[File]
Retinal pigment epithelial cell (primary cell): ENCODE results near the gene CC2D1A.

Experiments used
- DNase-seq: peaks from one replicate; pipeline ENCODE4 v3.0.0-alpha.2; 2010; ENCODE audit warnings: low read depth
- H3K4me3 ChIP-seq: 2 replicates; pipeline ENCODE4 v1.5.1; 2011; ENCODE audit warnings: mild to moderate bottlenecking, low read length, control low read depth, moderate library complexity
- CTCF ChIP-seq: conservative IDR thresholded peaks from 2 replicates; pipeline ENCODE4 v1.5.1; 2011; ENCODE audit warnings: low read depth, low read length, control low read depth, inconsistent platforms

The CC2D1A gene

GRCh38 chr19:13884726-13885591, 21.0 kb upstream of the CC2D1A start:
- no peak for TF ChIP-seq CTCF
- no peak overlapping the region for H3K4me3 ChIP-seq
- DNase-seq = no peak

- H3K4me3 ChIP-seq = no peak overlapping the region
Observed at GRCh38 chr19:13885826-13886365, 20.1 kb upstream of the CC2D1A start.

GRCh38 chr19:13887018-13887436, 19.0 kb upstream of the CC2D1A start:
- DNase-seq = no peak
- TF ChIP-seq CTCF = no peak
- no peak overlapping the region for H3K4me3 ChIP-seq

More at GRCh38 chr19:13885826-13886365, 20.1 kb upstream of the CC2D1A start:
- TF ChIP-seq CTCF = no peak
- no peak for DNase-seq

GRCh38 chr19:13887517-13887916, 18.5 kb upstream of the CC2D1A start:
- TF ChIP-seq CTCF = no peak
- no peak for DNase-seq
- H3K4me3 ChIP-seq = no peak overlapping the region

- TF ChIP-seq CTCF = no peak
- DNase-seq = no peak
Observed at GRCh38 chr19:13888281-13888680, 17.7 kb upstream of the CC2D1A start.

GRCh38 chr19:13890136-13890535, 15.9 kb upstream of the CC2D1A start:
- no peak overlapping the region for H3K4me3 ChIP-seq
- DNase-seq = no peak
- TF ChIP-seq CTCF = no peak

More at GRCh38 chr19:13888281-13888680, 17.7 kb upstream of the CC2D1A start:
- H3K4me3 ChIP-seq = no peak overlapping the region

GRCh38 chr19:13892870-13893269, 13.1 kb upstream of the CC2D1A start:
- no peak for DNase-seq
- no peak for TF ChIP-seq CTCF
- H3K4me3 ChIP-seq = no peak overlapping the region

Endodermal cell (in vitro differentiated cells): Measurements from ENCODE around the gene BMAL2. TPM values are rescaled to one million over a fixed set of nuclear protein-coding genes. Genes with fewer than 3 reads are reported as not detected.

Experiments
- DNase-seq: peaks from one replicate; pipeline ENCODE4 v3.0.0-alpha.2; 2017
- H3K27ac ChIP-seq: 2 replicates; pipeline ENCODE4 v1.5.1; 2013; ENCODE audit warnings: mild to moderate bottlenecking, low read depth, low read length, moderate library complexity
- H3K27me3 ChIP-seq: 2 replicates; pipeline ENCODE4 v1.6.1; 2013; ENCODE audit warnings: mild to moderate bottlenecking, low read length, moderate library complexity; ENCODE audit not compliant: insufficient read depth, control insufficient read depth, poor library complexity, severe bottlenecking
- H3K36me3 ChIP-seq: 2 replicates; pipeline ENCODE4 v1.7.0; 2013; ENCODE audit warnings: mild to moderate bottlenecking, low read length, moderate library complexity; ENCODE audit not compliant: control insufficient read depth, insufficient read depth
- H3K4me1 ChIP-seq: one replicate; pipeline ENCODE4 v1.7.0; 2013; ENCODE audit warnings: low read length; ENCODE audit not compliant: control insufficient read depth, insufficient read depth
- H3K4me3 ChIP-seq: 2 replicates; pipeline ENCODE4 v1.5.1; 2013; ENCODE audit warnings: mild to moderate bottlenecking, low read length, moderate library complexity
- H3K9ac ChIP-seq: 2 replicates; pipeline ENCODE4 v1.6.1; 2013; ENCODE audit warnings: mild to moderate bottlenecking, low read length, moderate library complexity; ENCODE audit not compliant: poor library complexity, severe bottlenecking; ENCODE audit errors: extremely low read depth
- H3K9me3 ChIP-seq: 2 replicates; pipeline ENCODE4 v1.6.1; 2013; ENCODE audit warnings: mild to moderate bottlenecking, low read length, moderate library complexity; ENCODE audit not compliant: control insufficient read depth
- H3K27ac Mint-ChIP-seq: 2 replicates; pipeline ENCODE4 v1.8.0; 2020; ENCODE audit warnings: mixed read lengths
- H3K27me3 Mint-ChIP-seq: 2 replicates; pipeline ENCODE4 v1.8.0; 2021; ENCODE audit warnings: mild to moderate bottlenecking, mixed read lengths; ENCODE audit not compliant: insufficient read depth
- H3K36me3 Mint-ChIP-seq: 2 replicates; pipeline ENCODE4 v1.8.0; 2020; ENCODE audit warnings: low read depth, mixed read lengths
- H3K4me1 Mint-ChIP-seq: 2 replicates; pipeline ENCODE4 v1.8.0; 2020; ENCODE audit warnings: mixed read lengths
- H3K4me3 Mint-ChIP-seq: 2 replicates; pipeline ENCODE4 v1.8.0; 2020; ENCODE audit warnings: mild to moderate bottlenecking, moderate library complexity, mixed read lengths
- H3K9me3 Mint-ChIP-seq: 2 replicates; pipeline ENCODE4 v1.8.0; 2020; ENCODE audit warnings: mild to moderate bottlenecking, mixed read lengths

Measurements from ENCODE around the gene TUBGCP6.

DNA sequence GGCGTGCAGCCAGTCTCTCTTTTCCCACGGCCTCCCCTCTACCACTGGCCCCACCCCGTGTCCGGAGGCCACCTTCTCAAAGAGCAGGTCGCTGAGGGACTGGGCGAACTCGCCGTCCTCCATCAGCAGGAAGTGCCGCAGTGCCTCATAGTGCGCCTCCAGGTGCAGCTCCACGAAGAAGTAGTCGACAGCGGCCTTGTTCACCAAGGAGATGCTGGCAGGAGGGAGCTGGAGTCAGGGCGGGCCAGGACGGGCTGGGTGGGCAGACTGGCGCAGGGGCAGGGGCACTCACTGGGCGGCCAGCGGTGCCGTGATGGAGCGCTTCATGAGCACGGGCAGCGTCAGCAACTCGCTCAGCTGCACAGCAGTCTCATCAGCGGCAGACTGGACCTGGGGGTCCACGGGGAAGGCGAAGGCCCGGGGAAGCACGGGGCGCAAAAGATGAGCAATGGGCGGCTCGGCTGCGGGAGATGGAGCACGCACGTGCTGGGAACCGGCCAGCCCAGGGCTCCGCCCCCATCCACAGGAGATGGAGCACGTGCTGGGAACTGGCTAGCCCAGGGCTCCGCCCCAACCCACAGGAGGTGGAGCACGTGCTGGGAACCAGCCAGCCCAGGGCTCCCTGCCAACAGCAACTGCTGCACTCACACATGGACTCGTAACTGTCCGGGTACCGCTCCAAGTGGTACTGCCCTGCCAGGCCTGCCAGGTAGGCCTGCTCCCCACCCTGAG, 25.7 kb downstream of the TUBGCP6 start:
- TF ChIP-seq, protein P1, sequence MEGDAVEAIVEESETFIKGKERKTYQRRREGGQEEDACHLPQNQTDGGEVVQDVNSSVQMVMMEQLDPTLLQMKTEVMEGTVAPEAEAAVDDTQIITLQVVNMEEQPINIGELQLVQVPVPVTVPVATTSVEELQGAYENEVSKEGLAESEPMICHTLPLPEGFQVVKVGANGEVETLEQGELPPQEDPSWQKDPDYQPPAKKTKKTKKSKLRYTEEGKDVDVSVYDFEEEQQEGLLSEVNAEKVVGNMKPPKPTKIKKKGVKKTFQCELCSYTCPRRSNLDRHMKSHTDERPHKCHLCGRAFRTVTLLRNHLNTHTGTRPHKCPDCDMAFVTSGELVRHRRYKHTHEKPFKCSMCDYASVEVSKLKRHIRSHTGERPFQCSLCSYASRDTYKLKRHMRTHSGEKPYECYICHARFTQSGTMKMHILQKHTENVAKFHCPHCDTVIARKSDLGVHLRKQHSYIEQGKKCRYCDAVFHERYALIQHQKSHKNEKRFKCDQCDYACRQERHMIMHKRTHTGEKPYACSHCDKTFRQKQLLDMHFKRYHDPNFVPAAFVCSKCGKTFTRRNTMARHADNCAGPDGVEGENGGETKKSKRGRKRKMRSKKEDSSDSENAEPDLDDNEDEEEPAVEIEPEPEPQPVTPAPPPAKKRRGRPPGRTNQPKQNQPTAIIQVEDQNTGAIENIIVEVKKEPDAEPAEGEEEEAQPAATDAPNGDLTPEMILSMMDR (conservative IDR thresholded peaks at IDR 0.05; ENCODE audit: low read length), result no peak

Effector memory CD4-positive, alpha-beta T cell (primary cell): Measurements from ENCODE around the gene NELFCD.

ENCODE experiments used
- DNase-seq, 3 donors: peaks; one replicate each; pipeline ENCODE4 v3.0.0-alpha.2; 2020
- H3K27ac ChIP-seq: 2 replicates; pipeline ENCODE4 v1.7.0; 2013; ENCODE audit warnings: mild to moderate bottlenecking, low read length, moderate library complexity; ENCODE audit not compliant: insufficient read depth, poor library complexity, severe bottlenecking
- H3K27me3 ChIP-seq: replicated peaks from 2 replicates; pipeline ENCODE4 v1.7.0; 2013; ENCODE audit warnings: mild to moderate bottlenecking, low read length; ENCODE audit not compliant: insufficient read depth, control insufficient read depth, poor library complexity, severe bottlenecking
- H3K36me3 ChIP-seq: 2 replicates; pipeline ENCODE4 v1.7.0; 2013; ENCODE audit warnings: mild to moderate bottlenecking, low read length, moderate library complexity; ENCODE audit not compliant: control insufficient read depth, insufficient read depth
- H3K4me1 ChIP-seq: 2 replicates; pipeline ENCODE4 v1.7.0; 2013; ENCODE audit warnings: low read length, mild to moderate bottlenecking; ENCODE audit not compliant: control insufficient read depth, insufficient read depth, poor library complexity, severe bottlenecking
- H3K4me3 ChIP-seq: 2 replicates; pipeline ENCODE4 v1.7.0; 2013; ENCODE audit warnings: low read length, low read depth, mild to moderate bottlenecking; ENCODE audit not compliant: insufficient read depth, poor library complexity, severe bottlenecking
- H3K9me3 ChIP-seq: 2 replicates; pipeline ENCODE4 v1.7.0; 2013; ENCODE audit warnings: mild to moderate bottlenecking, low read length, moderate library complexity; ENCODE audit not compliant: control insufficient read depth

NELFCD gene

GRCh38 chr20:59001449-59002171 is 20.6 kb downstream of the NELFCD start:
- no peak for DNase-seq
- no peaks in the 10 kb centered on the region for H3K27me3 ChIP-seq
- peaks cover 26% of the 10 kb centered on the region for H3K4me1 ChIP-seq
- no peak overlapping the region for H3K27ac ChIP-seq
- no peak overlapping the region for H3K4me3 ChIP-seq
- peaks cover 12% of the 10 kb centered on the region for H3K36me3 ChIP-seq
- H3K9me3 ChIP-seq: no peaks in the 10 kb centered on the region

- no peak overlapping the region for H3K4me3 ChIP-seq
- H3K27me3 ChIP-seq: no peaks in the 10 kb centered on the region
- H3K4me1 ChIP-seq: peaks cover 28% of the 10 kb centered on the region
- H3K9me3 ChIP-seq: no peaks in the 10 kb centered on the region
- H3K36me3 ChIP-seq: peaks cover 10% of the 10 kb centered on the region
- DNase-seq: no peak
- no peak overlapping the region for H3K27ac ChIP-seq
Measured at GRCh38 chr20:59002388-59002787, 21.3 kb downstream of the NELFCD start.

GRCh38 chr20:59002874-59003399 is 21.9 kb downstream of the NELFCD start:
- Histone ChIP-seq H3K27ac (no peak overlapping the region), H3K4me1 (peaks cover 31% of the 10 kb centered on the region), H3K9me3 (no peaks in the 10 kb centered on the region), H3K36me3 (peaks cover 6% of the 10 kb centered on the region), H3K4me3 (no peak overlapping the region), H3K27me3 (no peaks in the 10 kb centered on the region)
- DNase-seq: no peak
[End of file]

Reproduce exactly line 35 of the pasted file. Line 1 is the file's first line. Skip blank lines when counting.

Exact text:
- no peak for TF ChIP-seq CTCF